What Does It Mean to Bless My Children?

Throughout the Bible, parents would bless their children.  Have you ever wondered how a parent is supposed to give what is called a biblical blessing?

“As heavenly Father, God set up a pattern of blessing for His people: verbally affirming His acceptance and support of them, painting vivid pictures of their expected future, and investing Himself and His resources to make His words a reality.”  –The Love Dare for Parents, Day 33

Here are some blessings contained in the Bible from parents to children:

  • Jacob Blesses Judah: Judah, your brothers will praise you.  Your hand will be on the necks of your enemies; your father’s sons will bow down to you.  Judah is a young lion – my son, you return from the kill – he crouches; he lies down like the lion and like a lioness – who wants to rouse him?  The scepter will not depart from Judah, or the staff from between his feet, until He whose right it comes and the obedience of the peoples belong to Him. –Gen. 49:8-10
  • Issac Blesses Jacob & Esau: By faith Isaac blessed Jacob and Esau concerning things to come.  -Heb. 11:20
  • David Blesses Solomon: Now, my son, may the LORD be with you, and may you succeed in building the house of the LORD your God, as He said about you.  Above all, may the LORD give you insight and understanding when He puts you in charge of Israel so that you may keep the law of the LORD your God.  -1 Chron. 22:11-12
  • God Blesses Jesus: While he was still speaking, suddenly a bright cloud covered them, and a voice from the cloud said: “This is My beloved Son.  I take delight in Him.  Listen to Him!”  -Matt. 17:5

A Well-Informed Blessing

“By faith Jacob, when he was dying, blessed each of the sons of Joseph, and, he worshiped, leaning on the top of his staff” (Heb. 11:21).

Jacob provides the most descriptive example in Scripture of a father blessing his children.  Nearing his death, he gathered his family together and pronounced a blessing upon each of his sons and also his grandsons who were fathered by Joseph.  In this time, men would bless others by prophesying over them concerning future blessings.  This could include praying to God on behalf of the person they were blessing.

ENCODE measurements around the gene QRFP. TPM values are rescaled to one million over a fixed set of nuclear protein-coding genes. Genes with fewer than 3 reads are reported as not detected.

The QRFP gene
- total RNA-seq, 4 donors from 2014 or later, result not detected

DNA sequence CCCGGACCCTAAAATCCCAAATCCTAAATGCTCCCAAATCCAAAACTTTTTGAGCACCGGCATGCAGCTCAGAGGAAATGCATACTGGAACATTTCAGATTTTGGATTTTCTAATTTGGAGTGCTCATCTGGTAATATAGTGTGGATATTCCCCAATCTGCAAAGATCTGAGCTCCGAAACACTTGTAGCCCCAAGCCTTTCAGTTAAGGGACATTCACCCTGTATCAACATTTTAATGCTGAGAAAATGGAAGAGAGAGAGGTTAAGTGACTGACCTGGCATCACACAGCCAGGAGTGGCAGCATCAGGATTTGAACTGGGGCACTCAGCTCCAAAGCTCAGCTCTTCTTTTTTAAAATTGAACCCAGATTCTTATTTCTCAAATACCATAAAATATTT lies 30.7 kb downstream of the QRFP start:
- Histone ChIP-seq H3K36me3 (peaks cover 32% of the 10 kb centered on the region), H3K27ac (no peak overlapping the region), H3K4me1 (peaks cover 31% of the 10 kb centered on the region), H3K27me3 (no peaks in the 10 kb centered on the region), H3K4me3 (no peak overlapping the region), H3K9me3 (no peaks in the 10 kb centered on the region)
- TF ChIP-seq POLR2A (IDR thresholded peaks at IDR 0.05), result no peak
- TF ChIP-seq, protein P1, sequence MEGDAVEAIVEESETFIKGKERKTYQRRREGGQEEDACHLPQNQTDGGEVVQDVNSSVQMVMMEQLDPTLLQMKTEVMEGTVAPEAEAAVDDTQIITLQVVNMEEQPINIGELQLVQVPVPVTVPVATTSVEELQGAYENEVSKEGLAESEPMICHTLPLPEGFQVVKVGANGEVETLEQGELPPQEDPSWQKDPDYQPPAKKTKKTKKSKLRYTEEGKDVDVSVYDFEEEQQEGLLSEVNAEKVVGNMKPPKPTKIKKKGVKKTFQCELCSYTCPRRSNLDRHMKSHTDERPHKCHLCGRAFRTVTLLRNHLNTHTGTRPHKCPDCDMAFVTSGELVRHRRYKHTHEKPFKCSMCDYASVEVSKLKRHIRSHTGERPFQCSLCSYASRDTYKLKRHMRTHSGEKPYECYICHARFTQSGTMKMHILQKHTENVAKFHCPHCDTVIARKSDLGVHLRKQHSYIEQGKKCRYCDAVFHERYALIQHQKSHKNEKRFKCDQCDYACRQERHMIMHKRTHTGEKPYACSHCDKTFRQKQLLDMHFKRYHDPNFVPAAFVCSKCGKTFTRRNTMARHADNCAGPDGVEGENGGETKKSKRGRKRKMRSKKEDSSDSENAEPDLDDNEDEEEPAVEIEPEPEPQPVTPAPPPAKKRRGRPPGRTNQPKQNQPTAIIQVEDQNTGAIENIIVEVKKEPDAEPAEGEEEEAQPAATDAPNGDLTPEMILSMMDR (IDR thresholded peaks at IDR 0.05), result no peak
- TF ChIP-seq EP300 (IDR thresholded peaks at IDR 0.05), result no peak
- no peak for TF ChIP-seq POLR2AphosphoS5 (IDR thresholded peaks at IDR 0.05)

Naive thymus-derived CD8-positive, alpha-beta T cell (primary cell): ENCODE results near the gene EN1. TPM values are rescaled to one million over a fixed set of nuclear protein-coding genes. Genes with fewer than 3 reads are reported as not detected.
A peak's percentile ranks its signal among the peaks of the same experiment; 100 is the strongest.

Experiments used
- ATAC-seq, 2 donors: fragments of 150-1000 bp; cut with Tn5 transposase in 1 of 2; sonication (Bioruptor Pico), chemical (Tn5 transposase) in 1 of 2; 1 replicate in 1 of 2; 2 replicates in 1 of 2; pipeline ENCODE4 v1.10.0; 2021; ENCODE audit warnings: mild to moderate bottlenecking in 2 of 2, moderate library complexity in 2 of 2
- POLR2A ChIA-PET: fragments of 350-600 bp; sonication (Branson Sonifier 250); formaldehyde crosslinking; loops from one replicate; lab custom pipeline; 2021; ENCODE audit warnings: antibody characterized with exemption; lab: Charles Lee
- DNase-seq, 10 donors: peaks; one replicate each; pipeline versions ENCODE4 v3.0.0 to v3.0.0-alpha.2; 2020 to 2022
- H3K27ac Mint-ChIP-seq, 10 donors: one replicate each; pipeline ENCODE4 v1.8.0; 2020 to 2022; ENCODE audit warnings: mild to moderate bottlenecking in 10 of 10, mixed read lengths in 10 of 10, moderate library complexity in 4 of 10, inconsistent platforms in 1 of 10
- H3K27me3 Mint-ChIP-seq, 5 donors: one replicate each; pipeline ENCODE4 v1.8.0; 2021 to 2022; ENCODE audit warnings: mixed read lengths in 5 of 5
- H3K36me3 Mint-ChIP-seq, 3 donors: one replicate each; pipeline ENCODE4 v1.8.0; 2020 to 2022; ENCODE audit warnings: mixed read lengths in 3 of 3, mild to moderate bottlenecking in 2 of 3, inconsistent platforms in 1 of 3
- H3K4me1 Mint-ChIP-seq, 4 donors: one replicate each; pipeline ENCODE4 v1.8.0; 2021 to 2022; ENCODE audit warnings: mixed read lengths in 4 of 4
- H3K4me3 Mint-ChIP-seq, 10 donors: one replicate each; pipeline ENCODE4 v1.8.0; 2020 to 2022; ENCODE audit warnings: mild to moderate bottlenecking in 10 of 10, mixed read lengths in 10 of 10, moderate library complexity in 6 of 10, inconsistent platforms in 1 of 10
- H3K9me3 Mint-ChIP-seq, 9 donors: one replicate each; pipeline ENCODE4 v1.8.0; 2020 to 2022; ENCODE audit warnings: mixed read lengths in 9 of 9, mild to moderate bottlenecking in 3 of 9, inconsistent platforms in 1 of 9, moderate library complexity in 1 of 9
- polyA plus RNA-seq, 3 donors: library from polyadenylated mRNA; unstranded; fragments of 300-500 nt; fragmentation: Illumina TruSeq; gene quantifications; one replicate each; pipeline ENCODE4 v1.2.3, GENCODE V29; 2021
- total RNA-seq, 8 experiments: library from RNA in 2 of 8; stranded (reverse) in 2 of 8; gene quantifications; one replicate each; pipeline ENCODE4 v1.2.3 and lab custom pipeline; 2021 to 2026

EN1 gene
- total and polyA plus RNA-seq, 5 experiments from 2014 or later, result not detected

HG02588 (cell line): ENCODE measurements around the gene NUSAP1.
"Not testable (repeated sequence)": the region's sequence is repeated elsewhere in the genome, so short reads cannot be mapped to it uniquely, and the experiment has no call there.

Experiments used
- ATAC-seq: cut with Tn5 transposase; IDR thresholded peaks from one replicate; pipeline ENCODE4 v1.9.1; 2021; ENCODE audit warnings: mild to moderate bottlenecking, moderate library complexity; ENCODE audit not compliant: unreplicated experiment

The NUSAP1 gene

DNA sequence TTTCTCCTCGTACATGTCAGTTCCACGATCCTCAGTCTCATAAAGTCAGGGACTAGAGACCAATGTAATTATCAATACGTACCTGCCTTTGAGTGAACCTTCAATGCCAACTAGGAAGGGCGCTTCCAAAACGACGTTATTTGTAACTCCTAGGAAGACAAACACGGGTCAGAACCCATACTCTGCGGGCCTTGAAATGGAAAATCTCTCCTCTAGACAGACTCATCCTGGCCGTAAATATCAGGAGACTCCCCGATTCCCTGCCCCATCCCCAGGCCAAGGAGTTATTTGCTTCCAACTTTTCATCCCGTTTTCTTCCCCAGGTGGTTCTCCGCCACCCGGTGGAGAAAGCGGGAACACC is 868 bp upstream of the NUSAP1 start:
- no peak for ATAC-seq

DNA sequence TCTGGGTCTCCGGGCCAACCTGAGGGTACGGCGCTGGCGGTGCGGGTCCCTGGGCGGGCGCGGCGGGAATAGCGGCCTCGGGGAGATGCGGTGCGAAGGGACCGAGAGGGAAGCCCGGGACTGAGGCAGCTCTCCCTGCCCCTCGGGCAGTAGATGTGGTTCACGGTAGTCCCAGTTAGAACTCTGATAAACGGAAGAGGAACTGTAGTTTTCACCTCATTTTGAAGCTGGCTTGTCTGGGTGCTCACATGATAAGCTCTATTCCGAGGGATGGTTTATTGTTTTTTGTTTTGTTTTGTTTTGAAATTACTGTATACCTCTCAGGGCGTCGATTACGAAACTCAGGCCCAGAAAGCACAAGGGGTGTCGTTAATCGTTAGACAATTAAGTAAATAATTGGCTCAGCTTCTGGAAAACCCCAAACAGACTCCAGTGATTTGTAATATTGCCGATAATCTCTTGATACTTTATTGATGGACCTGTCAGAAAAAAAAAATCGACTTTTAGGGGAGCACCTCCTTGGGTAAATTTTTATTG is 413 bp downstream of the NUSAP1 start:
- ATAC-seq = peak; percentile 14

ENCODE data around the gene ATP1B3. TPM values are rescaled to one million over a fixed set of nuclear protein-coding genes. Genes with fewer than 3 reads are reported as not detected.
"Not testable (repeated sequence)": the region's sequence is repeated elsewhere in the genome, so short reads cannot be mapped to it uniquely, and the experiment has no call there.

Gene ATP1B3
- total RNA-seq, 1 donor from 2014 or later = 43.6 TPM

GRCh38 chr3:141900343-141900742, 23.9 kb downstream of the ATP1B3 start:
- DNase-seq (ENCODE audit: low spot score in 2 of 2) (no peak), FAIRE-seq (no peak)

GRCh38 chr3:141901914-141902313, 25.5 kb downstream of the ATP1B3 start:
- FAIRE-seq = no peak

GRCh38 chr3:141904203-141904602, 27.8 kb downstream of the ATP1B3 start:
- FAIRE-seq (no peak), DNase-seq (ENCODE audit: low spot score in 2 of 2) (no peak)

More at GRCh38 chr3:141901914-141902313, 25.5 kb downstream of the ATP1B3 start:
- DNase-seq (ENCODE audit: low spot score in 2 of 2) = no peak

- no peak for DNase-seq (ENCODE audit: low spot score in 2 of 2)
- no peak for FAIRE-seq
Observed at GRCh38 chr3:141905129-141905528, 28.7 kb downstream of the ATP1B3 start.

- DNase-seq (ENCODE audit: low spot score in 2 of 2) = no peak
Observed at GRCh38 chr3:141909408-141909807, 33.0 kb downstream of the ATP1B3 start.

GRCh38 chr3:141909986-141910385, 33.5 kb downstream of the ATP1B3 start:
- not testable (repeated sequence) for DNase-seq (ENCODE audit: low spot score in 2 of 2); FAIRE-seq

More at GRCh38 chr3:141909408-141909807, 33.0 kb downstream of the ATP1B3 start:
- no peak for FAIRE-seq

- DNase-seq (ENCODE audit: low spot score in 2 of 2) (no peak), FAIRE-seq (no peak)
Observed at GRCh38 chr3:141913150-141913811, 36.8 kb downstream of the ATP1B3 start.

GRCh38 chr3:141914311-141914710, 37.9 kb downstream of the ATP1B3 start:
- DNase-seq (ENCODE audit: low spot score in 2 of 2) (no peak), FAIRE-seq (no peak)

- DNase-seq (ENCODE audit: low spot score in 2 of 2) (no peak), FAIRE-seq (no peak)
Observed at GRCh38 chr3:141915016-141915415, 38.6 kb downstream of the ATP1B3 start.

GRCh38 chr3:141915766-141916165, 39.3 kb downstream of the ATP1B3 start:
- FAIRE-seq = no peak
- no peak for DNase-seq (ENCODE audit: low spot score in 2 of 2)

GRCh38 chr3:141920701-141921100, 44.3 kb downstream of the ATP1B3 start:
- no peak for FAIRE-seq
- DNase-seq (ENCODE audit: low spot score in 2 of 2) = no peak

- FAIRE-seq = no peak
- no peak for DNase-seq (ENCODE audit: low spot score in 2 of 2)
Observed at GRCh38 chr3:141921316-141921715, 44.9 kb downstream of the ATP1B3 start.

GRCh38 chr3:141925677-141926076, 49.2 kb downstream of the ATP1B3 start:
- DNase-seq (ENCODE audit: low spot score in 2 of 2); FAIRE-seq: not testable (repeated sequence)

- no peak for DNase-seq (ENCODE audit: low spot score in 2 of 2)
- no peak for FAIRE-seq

Most of the time, the future blessing was given in regards to past behavior.

Oftentimes, a faithful son received a promising blessing.  An ungodly son received a dreadful blessing.

As a father gathered the family together to pronounce blessings, positive and negative moments were relived.  In the case of Jacob, he reminded Reuben of his sexual immorality (Gen. 49:3), and Simeon and Levi of their violent anger (Gen. 49:5-7).  On the other extreme, he praised Joseph for his fruitfulness and steadiness (Gen. 49:22-24).  With these verbal blessings, a gift of land was distributed.  The weight of these blessings was felt deeply in that the prophecy surpassed the life of the son and also carried through the son’s descendants.

Prophecy is sometimes foretelling of the future, but it is more frequently a truth-telling of the future.

While biblical prophecy occasionally ventured into set days or events, the prophets usually presented messages like a parent would deliver a message to a child.  “If you continue to do this, your future will look like that.”  “If you don’t stop, I’m going to have to discipline you.”  Prophecy usually spoke concerning the natural progression of a person or people concerning their obedience or lack thereof.

Apply that to Jacob’s blessing and we can understand a little more clearly.  Simeon was a violent man.  Jacob saw that in his son and prophesied that violence was in his future (Gen. 49:7).  This specific prophecy had more to do with discernment than it did fortune-telling.

Words & Gifts

From Jacob’s example, we learn that parents are to bless children with their appropriate words and with their appropriate gifts.

  • Appropriate Words. Blessing a child with appropriate words means telling the truth.  “Whoever speaks the truth declares what is right, but a false witness, deceit” (Prov. 12:17).  Parents are not to enable children for continual disobedience.  If your children are walking down a path that leads to destruction, the best blessing you can give them is to tell them of looming danger (Prov. 3:12).  “A foolish son is his father’s ruin” (Prov. 19:13).  On the other extreme, for children who are walking faithfully in the Lord, they are to be praised with blessings from their parents (Prov. 10:1).
  • Appropriate Gifts. Jacob was known for playing favorites with his sons.  While his extreme favoritism with Joseph caused significant family drama (Gen. 37:3-4), Jacob still resolved to give gifts of land to his sons in a way he deemed appropriate.  Normally, the more trustworthy the son, the more generous the gift.  Jacob had experienced the graciousness of God’s provision so much that he did not want to see it thrown away by unreliable sons.

Have you ever thought about what kind of blessings your children need to receive from you?